How making numerous choices can lead to mental brain drain
If there is one thing we ophthalmologists do a lot of, it is making decisions. In most ophthalmic subspecialties we have learned to be very efficient in our clinics, allowing us to see more patients per day than do most of our physician colleagues (probably dermatologists and otolaryngologists are up there with us). And seeing more patients with eye problems translates into our making more decisions:
- Does this patient need surgery?
- Which IOL should I use?
- Given the cost and (possibly) other differences, which anti-VEGF agent should I recommend for injection into this person’s eye?
- Is this angle occludable?
- Is the change in this visual field from last visit sufficient to cause me to declare this patient to have progressive changes justifying glaucoma filtration surgery or can I hold off?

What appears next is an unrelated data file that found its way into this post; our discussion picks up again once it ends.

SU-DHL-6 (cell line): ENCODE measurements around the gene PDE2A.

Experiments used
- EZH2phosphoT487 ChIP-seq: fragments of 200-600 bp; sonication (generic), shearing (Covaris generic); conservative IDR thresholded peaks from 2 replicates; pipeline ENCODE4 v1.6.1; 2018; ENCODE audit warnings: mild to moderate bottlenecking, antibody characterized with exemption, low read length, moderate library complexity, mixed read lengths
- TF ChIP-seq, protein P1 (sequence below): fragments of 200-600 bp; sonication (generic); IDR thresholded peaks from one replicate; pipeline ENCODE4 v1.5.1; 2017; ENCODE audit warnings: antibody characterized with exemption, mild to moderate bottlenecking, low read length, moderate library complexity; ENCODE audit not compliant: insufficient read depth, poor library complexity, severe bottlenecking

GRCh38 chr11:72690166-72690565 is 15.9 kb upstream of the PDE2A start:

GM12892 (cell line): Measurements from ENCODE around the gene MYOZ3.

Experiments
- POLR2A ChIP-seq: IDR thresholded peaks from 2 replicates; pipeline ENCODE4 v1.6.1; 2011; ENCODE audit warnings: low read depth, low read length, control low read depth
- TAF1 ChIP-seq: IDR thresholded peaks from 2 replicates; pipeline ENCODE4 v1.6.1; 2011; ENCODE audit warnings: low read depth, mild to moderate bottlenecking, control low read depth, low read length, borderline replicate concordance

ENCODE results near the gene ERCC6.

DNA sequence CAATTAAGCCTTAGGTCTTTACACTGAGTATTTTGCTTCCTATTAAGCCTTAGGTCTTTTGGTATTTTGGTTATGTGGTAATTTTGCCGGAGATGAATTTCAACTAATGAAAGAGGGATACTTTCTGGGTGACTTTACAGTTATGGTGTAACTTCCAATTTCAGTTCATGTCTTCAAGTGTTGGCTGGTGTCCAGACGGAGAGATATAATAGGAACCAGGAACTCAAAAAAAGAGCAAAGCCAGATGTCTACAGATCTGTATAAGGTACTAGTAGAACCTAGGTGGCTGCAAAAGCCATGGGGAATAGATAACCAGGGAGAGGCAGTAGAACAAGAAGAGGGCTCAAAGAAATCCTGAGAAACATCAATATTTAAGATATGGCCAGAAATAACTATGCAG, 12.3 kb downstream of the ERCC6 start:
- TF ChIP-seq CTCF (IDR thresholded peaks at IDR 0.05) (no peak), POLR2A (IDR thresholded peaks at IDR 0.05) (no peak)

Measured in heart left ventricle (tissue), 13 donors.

I point this out because of the body of research indicating that human beings can make only so many high-quality decisions per day. After a while, we develop “decision fatigue.” This phenomenon occurs because “no matter how rational and high-minded you try to be, you can’t make decision after decision without paying a biological price. It’s different from ordinary physical fatigue – you’re not consciously aware of being tired – but you’re low on mental energy. The more choices you make throughout the day, the harder each one becomes for your brain and eventually it looks for shortcuts.”1
Psychologists have carried out many experiments that show that our judgments are affected by whether we have recently been forced to make a substantial number of decisions. We have less self-control (we can tolerate having our hand in ice water for much shorter periods), we have less will power and we can sometimes make snap, impetuous decisions that we regret later.